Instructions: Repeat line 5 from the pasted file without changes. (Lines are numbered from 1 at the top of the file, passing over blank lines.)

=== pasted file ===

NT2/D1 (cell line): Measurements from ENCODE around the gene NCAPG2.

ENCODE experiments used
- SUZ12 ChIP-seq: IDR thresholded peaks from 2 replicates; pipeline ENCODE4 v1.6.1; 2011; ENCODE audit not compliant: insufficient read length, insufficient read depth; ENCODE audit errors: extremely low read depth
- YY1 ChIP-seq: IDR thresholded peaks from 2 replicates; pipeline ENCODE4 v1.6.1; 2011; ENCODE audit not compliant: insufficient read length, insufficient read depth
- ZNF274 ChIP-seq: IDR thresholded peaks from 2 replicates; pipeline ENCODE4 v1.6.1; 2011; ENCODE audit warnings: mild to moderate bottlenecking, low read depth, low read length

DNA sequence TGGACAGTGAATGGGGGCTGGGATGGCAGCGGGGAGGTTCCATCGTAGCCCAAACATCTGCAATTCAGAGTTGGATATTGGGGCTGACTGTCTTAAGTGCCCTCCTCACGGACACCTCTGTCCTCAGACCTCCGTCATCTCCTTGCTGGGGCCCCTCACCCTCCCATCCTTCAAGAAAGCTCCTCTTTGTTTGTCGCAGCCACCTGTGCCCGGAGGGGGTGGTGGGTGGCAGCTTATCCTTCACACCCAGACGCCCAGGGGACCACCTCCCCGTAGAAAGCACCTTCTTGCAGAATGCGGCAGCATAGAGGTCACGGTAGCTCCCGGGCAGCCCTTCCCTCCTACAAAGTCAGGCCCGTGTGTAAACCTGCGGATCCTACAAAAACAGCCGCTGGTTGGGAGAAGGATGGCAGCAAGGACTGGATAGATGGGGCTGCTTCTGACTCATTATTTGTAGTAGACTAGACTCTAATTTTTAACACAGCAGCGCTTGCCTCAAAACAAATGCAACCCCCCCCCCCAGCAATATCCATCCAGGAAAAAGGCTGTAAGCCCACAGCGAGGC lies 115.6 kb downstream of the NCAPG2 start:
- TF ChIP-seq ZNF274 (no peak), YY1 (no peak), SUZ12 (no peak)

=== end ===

- ZNF274 ChIP-seq: IDR thresholded peaks from 2 replicates; pipeline ENCODE4 v1.6.1; 2011; ENCODE audit warnings: mild to moderate bottlenecking, low read depth, low read length